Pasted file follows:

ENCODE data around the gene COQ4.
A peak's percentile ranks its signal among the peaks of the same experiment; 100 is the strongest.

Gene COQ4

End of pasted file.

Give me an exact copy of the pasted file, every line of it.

ENCODE data around the gene COQ4.
A peak's percentile ranks its signal among the peaks of the same experiment; 100 is the strongest.

Gene COQ4